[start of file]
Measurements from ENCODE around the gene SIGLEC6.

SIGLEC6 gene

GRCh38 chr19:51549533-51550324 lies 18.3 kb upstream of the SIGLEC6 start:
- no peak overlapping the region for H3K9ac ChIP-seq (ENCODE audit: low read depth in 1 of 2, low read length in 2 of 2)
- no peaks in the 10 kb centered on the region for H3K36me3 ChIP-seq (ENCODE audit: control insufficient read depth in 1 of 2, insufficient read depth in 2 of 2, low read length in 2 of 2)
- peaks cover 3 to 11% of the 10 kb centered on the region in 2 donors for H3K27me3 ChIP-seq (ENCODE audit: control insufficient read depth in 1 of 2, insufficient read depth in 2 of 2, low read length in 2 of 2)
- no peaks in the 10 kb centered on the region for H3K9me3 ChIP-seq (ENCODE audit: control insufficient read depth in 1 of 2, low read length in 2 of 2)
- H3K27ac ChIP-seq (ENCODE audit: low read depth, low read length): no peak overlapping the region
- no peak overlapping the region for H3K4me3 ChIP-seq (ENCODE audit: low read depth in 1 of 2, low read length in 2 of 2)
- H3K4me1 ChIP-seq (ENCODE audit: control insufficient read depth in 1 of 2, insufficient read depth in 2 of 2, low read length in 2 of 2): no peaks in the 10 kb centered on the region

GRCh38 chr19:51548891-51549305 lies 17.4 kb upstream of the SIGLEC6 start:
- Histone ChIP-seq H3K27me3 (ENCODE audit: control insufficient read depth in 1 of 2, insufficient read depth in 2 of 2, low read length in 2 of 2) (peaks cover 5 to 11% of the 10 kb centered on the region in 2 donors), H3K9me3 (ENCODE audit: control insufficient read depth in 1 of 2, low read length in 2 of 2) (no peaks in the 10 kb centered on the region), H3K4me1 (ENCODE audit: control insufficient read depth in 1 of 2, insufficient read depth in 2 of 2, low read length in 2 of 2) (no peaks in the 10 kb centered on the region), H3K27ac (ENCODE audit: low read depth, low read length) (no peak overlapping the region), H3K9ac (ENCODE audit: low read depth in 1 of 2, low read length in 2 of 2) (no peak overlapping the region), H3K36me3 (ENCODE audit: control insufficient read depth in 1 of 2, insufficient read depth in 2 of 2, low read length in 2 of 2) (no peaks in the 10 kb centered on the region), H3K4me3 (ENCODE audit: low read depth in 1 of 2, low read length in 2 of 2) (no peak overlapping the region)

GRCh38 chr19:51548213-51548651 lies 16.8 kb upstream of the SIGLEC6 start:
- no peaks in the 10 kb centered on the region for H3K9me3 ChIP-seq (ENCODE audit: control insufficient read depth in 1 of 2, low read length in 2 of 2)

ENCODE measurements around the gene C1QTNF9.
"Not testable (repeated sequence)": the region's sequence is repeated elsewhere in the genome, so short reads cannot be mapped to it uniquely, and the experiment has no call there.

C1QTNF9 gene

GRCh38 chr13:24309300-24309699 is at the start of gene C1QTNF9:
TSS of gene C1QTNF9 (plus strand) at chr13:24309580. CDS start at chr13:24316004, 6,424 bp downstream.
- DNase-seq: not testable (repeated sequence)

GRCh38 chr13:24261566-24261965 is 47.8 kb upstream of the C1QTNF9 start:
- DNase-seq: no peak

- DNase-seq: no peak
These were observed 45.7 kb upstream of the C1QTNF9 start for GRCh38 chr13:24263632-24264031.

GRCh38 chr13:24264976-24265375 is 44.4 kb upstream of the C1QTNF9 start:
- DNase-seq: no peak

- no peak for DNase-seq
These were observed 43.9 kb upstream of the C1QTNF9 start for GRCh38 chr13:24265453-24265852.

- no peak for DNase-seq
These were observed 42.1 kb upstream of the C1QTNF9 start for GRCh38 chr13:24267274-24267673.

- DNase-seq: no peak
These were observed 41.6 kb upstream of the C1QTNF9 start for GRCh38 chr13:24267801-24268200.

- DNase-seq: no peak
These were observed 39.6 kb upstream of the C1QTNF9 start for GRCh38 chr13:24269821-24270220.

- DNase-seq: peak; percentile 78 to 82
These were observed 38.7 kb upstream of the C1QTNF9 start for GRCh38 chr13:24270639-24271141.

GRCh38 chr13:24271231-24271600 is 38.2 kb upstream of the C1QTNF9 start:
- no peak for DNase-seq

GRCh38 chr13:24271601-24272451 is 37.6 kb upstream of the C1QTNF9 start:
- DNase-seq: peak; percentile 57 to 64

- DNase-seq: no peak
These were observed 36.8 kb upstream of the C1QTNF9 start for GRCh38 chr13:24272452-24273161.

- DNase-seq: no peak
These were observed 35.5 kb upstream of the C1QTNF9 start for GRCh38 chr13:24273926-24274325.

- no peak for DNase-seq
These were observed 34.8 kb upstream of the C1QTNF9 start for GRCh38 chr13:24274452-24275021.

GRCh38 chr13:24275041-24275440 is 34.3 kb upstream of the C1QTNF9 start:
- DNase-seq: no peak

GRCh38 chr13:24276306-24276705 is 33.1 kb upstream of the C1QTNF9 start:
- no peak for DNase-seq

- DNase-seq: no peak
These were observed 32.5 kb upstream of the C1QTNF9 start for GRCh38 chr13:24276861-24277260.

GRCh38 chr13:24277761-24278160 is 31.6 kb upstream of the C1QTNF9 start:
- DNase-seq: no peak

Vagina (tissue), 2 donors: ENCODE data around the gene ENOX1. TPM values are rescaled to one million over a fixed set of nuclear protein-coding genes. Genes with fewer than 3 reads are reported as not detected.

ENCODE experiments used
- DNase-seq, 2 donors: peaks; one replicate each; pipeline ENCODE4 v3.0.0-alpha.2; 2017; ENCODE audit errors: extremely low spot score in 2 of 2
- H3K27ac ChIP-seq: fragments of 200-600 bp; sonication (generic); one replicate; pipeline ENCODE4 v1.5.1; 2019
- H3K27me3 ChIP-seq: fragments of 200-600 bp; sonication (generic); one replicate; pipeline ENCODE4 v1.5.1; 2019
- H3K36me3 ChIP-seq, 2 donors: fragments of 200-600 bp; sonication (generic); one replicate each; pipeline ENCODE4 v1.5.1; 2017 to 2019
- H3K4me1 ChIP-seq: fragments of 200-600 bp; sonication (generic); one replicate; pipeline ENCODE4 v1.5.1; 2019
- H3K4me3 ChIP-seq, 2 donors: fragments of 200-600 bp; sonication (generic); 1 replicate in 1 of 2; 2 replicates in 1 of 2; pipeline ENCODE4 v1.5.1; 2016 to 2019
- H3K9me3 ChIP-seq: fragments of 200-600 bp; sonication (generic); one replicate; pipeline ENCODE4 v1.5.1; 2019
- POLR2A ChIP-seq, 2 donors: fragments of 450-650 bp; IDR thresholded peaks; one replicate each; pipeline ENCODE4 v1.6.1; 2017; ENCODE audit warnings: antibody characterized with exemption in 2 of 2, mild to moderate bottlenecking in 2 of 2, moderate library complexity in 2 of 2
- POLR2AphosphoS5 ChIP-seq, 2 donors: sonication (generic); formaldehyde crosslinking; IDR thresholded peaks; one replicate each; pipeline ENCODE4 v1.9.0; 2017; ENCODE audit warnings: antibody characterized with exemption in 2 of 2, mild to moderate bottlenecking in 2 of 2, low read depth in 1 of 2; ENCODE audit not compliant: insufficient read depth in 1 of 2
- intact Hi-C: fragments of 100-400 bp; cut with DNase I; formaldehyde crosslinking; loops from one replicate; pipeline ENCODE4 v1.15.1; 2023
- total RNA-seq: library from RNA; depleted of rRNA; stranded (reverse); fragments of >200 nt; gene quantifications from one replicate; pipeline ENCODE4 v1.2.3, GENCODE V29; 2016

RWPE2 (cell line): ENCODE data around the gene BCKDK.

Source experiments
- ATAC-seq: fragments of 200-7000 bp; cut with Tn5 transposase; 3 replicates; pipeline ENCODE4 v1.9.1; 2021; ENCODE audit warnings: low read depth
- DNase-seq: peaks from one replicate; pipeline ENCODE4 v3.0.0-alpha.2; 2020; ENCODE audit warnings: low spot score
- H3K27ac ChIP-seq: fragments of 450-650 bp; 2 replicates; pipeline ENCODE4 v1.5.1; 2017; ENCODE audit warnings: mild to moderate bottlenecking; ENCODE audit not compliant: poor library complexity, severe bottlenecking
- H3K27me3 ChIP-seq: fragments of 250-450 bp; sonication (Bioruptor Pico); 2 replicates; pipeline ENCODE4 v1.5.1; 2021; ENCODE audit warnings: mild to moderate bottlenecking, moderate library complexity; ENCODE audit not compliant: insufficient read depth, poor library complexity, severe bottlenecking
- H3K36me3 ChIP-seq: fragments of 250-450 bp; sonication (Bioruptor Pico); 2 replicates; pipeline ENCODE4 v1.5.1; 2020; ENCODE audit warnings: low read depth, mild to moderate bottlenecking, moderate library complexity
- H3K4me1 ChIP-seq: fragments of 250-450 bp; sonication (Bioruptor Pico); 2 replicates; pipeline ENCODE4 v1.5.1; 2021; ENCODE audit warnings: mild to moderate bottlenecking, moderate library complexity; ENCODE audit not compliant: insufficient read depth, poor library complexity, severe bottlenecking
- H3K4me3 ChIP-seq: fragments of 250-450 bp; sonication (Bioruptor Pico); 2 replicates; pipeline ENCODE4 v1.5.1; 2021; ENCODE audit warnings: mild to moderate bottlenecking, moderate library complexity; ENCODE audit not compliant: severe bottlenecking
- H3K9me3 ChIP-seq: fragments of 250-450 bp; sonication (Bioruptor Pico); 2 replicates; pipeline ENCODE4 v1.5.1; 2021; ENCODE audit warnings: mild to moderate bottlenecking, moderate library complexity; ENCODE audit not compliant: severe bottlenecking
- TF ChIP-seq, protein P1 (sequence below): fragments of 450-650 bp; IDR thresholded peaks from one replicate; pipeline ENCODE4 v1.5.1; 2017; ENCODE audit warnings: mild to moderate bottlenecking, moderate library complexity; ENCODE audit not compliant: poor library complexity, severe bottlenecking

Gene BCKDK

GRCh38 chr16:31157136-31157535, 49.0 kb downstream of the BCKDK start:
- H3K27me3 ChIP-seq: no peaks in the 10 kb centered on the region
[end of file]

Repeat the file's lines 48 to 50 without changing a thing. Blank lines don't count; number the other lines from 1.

- DNase-seq: no peak

GRCh38 chr13:24276306-24276705 is 33.1 kb upstream of the C1QTNF9 start:
- no peak for DNase-seq